Linde Type A

Si(50), Al(50)

Contributed by R. W. Thompson and K. C. Franklin

Verified by B. Subotic and A. Cizmek, and by K. Hashimoto

Type Material Na12[(AlO2)12(SiO2)12] : 27 H2O

Method R W.Thompson, M. J. Huber [1]

Batch Composition 3.165 Na2O : Al2O3 : 1.926 SiO2 : 128 H2O a

Source Materials

deionized water
sodium hydroxide (Fisher Scientific, 99+% NaOH)
sodium aluminate (Fisher Scientific, NaO2: Al2O3: 3 H2O)b
sodium metasilicate (Fisher Scientific, Na2SiO3: 5 H2O)

Batch Preparation (for 10 g dry product)

(1) [80 mL water + 0.723 g sodium hydroxide], mix gently until NaOH is completely dissolved. Divide into two equal volumes in polypropylene bottles
(2) [One-half of (1) + 8.2 58 g sodium aluminate], mix gently in capped bottle until clear c
(3) [Second half of (1) + 15.48 g sodium metasilicate], mix gently in capped bottle until clearc
(4) [(2) + (3)], pour silicate solution into aluminate solution quickly; a thick gel should form. Cap tightly and mix until homogenized d


Vessel: 100-150 mL polypropylene bottle (sealed)
Incubation: none required
Temperature: 99 1C
Time: 3-4 hours e
Agitation: stirred or unstirred

Product Recovery

(1) Remove from heat source and cool to below 30C
(2) Filter to recover solids and wash with deionized water until filtrate pH is below 9 f
(3) Dry product on filter paper and watch glass at 80-110C overnight
(4) Yield: 28.1 g (hydrated) or 10.4 g (dry)

Product Characterization

XRD LTA; characteristic strong reflections at d = 4.107, 3.714, 3.293 and 2.987 Å Competing phases (if present): SOD (HS), GIS (Pc)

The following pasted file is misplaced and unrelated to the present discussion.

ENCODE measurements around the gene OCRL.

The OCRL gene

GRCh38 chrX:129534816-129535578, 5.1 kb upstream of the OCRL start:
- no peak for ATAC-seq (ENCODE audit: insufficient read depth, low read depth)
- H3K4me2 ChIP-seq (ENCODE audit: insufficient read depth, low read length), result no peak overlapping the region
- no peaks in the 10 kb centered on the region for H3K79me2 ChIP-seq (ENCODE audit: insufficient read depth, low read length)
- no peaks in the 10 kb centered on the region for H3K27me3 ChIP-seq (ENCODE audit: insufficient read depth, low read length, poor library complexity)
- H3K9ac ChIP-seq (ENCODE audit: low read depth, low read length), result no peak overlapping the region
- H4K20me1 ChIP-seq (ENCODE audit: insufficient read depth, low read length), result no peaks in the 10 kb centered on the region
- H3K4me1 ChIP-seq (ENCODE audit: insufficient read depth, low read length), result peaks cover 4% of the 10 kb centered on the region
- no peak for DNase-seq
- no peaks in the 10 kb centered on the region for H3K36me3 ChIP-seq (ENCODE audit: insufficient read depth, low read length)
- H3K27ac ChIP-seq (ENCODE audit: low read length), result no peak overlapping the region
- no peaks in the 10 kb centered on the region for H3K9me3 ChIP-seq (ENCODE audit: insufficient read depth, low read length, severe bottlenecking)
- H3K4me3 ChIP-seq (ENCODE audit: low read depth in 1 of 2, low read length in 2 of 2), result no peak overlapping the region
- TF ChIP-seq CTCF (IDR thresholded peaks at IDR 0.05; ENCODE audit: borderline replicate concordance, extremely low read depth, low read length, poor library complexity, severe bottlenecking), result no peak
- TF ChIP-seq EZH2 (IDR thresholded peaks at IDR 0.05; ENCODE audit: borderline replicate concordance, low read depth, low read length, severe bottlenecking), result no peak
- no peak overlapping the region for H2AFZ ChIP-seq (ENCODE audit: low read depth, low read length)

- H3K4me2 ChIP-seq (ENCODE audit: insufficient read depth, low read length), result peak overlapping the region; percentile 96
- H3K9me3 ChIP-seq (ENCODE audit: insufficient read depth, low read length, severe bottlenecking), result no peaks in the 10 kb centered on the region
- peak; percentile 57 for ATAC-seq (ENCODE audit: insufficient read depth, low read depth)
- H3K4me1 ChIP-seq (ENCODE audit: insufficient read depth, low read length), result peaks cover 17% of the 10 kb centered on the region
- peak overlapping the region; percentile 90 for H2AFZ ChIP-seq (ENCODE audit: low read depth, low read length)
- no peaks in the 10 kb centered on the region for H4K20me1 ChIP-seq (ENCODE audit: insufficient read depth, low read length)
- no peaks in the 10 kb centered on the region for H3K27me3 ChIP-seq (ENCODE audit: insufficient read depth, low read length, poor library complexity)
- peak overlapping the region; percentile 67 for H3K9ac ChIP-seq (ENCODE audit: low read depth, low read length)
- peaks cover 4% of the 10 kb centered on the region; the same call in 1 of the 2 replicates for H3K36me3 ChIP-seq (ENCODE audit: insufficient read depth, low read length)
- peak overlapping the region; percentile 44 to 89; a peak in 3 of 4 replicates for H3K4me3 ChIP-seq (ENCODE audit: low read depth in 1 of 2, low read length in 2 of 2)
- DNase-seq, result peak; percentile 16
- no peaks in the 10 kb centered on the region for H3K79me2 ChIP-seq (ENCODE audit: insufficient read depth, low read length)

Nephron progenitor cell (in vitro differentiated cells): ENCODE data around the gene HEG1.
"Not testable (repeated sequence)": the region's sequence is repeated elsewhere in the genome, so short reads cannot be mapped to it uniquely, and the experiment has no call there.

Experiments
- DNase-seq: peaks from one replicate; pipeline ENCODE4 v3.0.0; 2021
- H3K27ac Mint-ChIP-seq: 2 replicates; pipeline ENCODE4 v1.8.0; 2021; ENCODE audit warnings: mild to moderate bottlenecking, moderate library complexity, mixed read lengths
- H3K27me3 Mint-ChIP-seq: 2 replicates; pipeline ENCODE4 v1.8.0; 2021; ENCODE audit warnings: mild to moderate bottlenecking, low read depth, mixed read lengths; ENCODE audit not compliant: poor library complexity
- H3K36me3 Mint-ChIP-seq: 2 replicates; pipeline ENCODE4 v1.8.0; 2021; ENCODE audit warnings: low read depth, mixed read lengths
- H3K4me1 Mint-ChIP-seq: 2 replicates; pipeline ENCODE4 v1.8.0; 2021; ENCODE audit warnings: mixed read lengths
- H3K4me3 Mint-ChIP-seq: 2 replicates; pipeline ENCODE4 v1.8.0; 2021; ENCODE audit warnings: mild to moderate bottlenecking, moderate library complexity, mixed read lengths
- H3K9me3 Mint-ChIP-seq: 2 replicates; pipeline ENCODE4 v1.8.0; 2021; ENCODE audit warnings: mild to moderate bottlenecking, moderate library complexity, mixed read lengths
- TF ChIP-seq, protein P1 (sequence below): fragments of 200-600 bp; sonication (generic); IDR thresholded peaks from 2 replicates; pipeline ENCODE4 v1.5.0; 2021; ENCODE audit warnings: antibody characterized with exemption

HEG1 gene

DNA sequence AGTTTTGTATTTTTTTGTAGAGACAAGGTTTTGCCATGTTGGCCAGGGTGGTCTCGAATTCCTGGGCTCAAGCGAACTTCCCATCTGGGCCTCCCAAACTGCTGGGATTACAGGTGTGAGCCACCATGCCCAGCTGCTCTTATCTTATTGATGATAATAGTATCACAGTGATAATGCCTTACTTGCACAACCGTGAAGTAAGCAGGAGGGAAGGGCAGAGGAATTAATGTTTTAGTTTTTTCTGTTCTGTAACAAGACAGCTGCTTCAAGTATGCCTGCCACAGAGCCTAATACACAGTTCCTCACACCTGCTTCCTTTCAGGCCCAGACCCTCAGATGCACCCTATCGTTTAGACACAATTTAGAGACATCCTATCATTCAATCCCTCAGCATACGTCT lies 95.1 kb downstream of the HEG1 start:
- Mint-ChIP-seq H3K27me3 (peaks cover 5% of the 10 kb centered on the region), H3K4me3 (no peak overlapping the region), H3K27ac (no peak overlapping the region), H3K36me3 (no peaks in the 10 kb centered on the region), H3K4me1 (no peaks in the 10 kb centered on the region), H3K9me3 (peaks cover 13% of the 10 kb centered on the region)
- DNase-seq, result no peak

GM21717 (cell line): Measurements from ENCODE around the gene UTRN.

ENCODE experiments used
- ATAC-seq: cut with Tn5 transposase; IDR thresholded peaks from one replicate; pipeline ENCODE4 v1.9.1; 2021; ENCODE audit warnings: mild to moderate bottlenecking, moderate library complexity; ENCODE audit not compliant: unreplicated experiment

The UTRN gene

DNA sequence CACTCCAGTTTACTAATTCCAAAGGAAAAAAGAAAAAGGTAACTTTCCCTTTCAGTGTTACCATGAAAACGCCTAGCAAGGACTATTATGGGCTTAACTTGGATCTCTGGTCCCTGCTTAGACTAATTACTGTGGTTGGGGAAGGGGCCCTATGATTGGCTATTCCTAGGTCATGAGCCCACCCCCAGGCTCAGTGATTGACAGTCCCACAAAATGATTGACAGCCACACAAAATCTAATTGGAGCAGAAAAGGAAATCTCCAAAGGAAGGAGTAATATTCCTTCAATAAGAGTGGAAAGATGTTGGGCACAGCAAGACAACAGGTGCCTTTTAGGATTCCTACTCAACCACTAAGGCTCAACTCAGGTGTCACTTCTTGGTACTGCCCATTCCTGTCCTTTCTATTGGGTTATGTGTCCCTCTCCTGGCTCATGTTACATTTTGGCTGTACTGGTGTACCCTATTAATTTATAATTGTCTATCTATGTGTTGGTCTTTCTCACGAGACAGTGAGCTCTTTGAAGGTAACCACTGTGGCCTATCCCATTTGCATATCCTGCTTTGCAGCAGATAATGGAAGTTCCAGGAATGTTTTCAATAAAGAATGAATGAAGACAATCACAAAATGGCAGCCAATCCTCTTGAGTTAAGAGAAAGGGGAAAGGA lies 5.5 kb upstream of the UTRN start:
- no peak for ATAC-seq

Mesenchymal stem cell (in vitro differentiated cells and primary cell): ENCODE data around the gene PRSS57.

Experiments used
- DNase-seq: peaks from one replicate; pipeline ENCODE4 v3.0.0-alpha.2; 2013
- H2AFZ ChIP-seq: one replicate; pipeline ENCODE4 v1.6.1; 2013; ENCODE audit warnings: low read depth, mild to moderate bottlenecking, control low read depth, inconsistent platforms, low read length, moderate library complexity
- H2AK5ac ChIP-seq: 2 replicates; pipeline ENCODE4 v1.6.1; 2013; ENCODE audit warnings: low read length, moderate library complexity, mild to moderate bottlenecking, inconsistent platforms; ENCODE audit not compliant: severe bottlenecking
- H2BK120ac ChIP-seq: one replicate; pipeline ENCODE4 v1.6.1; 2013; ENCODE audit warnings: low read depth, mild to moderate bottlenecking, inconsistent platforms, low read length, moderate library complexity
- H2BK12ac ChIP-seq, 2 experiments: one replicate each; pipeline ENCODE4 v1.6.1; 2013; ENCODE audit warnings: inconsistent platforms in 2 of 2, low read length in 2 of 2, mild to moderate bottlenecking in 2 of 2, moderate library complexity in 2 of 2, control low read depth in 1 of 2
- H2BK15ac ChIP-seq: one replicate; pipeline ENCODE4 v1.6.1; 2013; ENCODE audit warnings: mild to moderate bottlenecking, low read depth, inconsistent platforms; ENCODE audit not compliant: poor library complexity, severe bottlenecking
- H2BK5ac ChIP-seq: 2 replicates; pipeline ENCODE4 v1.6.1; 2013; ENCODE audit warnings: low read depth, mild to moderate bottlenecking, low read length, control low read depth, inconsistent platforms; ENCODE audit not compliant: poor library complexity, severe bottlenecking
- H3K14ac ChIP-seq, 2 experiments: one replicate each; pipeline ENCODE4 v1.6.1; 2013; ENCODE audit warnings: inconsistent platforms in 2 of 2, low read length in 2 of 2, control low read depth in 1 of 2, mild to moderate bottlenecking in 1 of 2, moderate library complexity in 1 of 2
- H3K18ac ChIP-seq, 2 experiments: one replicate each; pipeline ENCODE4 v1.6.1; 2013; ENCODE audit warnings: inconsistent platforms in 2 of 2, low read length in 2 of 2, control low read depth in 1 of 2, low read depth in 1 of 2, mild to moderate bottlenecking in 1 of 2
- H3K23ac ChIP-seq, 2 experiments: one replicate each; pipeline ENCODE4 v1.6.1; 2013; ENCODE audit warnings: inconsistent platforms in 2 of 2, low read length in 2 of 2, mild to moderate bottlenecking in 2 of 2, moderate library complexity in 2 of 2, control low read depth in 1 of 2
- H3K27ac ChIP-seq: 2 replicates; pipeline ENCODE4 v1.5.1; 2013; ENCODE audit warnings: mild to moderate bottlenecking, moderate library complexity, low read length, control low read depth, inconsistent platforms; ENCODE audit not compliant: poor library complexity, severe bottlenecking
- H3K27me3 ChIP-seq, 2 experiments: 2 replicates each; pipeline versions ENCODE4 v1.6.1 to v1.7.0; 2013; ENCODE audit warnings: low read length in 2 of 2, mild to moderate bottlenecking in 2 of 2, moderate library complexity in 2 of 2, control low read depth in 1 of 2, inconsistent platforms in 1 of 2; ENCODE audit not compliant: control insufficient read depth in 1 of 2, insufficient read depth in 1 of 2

Elemental Analysis: Na2O . Al2O3. 2 SiO2
Crystal Size and Habit: cubic crystals, 2-3
um g
Click here to view XRD pattern


[1] R W. Thompson, M. J. Huber, J. Cryst. Gr. 56 (1982) 711
[2] D. W. Breck, Zeolite Molecular Sieves, John Wiley, New York, 1974, p 270
[3] J. F. Charnell, J. Cryst. Gr. 3 (1971) 291
[4] H. Neels, W. Schmitz, E.-M. Berger, D. Lutz, Krist. Tech. 13 (1978)1345
[5] G. Scott, A. G. Dixon, A. Sacco, Jr., R W. Thompson, in Stud. Surf. Sci. Catal. 49, P. A. Jacobs, R. A. Van Santen (eds.), Elsevier, Amsterdam,1989, p 363


a. Zeolite NaA can be synthesized from a wide range of batch compositions as noted in Breck [2] and temperatures other than used in this example, e.g., 60-110C. Also, it can be made from a variety of alumina and silica source materials other than those used in this example, e.g., pure aluminum powderh or aluminum wire, fumed silica, sodium disilicate, Ludox, silica gels, etc. The actual weights of these other sources used must be compensated for the presence of water of hydration, Na+ ions, etc.
b. Assumed 100%.
c. Could take 10-20 minutes.
d. May be done with laboratory mixer or vigorously by hand for 5-10 minutes.
e. The turbid gel phase will be observed to diminish in height as the reaction proceeds, accelerating rapidly in the final stages of the crystallization, leaving a clear supernatant above the precipitated crystalline phase.
f. One-half liter should be sufficient for this preparation.
g. Zeolite NaA crystals are typically cubic. Dodecahedral crystals have been observed frequently, but there is little fundamental understanding of why this habit forms. Additions of triethanolamine are known to result in larger crystals, but the particle size distribution becomes broader, synthesis times are extended, and the impurity zeolite phases appear with increased abundance. [3-5]
h. Special care must be taken if powdered aluminum is dissolved in a caustic solution to make the aluminate solution. Since its dissolution is exothermic, the solution can become quite warm and hydrogen evolves.